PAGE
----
Saturday, December 17, 2016

The Best of Times :: Three Hundred Fifty Two

Friends, lights, food, music, a few robots, some Lego bricks... it doesn't get any better than a full house when you want to feel love and joy, peace and light. The night we welcome Solstice... it's one of my favorite nights of the year.

With Infinity More Monkeys, a picture a day.

Friday, December 16, 2016

Priority Foo :: Three Hundred Fifty One

This is a holiday tradition... Mister Washburn Foo watches for packages, and other special deliveries. He oversees the opening, watches the tissue, sniffs out the contents, then waits. When we've emptied his box, he claims his prize.

This priority delivery came all the way from Great Grandma Nancy, in Wisconsin, and it was full of her always anticipated and eagerly consumed holiday confections. With love, she sends us her Chex mix, cookies, yogurt covered pretzels, good stuff. I love the holidays, traditions, cats in boxes, the love and thoughtfulness.

With Infinity More Monkeys, a picture a day.

Thursday, December 15, 2016

Their Ancestors at Plimouth

William and Maria, before we boarded the Mayflower.

One day, on our trip to Massachusetts, we went back in time, to the lands of the Wampanoag, to the Mayflower (II), to the living history museum, Plimouth Plantation. Then we finished the day by stopping in Duxbury, to see the Myles Standish Burial Ground, and the resting place of John Alden, and his wife, Priscilla Mullins Alden. William and Maria, Max and Alex, too, are decedents of John and Priscilla Alden. This is on their father's side. It's certainly an interesting distinction and it made our visit to Plymouth and the all of the historic places more meaningful, but given that John and Priscilla had ten children, and those children had more, still... well, it's not improbable that many are descendants of the Aldens! (And after skimming the Wikipedia links, I am curious... which Alden is their cousin Longfellow descended from?) History and family ties are fascinating. I didn't mean to delve in so, but maybe our grandchildren, or great-great-greats will stumble across these notes, and be amused, or chagrinned!

Beside the statue of Massasoit, sachem of the Wampanoag Confederacy, at the time of the Mayflower's arrival at Plymouth. He is credited with saving the Pilgrims of Plymouth Colony.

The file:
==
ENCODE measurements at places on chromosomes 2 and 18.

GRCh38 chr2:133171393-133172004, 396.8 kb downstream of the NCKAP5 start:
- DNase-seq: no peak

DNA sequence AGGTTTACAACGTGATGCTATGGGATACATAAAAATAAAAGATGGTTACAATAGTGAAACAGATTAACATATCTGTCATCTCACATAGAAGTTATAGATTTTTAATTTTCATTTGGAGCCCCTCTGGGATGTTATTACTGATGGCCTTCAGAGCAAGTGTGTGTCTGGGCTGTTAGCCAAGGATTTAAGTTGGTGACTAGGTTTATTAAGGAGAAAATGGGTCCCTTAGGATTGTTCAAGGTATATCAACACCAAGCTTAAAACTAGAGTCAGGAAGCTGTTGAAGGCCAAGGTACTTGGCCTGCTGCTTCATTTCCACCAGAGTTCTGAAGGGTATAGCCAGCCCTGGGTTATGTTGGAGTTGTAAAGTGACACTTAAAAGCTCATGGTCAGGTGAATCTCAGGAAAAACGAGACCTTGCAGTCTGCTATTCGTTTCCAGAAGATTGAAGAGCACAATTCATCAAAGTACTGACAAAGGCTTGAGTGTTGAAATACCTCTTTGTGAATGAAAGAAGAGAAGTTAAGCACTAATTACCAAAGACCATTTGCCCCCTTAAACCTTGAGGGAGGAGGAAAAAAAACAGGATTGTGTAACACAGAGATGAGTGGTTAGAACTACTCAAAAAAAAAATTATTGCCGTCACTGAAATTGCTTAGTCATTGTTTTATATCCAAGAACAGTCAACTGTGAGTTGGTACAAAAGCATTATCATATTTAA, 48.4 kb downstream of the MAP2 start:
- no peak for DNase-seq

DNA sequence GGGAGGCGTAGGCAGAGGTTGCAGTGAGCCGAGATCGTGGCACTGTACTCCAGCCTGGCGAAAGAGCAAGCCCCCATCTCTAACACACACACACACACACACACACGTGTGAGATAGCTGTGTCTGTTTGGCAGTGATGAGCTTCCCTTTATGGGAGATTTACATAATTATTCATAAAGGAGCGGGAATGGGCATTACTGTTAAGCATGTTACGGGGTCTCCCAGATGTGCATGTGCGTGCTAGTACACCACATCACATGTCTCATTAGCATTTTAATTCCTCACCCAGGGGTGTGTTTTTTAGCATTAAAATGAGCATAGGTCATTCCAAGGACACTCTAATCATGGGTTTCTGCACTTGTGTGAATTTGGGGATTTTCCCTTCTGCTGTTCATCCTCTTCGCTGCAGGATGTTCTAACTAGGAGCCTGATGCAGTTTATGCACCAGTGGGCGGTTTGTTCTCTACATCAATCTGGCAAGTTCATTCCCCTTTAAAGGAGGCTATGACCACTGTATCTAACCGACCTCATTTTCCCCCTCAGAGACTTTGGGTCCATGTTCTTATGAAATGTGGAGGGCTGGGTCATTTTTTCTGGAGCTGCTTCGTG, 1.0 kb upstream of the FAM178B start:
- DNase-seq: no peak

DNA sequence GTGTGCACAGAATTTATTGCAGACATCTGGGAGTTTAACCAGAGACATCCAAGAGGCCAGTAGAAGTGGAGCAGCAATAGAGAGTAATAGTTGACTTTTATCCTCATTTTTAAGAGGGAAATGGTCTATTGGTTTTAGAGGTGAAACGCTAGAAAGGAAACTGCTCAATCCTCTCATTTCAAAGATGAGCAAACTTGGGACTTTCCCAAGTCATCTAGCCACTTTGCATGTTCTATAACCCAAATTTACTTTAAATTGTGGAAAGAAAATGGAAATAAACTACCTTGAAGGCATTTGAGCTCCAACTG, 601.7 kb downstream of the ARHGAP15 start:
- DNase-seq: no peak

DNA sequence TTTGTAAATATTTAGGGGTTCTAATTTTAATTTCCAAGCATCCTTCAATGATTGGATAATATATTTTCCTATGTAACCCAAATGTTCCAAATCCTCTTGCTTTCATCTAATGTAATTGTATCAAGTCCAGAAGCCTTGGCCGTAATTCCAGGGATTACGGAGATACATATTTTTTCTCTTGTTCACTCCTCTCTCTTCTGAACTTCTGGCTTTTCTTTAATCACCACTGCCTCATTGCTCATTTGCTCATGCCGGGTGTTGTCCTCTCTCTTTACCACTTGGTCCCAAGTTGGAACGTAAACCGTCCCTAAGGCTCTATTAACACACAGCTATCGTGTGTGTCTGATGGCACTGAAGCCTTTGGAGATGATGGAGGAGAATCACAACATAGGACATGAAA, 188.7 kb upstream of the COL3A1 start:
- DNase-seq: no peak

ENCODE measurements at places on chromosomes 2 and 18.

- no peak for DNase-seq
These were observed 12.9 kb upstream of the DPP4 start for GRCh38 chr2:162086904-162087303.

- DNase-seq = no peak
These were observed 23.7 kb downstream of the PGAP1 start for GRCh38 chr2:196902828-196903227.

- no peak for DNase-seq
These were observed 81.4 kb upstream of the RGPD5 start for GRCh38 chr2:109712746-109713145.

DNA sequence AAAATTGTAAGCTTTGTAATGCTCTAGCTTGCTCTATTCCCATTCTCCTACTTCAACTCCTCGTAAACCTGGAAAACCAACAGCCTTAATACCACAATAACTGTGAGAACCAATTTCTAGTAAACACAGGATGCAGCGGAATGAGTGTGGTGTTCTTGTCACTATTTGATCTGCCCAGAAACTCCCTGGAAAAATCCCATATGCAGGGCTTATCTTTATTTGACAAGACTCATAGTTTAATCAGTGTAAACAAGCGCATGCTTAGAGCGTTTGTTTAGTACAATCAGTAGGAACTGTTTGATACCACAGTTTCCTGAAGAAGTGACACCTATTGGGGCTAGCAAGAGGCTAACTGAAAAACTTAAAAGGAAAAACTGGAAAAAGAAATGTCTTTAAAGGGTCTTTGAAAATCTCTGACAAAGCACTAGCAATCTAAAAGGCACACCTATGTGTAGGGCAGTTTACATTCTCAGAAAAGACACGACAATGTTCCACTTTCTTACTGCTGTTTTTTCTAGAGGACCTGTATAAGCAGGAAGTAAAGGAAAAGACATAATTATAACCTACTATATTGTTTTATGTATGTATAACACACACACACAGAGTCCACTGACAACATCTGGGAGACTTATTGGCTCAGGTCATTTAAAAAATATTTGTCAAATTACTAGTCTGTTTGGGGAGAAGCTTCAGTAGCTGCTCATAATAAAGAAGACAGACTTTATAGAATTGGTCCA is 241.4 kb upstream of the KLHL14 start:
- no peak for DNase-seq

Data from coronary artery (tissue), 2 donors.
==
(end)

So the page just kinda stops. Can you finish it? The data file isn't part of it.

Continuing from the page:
Actually, this is attraction is possibly no less dignified than the rock that is Plymouth Rock.

Never mind.

Let's visit a living history museum. I love a good living history museum, and the one for Plimouth Plantation is very good. We enjoyed the details of daily living in both the Wampanoag village, as well as the Pilgrim's settlement. Their were knowledgable people there, in period dress and effect, and they gave fine examples and demonstrations of crafts, chores, and daily living.

All of my life, the stories of the Pilgrims, of a harvest feast, of early settlers, colonists, the Wampanoag, all of it, was textbook material, novels and poems, movies, imagination, sentimentalized through Thanksgiving, and taken with reserve and sorrow because of the actual plight of the Indigenous people. I find seeing real places, for myself, to be a profound and moving experience. I wanted to see the same kinds of trees, the same riverbanks, the Cape, the shoreline, the horizon, the terrain, where all of these events transpired, where men and women from far lands, met people in their homelands, where they struggled to find common ground, where the early history of this country played out. There were good moments, and good intentions. There were also struggles, failures, betrayal, and heartache. I think we still feel the repercussions and influence of these places, people, and events. I hardly intended to explain, defend, or preach on the whole sordid history of the colonization of the Americas, but I feel remiss in not acknowledging that I know it's a mess, as I also happen to love Thanksgiving, and have a fascination for re-enactment, living-history museums, and the culture heritages of all people.